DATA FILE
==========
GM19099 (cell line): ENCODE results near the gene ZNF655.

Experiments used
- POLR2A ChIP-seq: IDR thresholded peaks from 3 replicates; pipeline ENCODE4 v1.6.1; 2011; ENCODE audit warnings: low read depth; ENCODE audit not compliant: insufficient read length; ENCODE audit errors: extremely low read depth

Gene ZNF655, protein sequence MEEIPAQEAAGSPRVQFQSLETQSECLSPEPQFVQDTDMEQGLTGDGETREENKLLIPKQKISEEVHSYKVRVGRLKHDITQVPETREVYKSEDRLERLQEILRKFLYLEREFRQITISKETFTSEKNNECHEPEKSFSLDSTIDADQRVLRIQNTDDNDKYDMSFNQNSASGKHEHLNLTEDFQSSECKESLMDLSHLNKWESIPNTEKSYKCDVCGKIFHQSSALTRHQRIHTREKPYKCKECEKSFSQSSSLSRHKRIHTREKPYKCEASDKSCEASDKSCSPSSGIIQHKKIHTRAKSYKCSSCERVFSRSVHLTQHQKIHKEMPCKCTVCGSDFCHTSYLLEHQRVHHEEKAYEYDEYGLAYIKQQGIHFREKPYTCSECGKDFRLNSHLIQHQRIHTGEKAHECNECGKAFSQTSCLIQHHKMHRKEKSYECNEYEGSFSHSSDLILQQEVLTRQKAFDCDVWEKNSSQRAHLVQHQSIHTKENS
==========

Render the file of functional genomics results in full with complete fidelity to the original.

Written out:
GM19099 (cell line): ENCODE results near the gene ZNF655.

Experiments used
- POLR2A ChIP-seq: IDR thresholded peaks from 3 replicates; pipeline ENCODE4 v1.6.1; 2011; ENCODE audit warnings: low read depth; ENCODE audit not compliant: insufficient read length; ENCODE audit errors: extremely low read depth

Gene ZNF655, protein sequence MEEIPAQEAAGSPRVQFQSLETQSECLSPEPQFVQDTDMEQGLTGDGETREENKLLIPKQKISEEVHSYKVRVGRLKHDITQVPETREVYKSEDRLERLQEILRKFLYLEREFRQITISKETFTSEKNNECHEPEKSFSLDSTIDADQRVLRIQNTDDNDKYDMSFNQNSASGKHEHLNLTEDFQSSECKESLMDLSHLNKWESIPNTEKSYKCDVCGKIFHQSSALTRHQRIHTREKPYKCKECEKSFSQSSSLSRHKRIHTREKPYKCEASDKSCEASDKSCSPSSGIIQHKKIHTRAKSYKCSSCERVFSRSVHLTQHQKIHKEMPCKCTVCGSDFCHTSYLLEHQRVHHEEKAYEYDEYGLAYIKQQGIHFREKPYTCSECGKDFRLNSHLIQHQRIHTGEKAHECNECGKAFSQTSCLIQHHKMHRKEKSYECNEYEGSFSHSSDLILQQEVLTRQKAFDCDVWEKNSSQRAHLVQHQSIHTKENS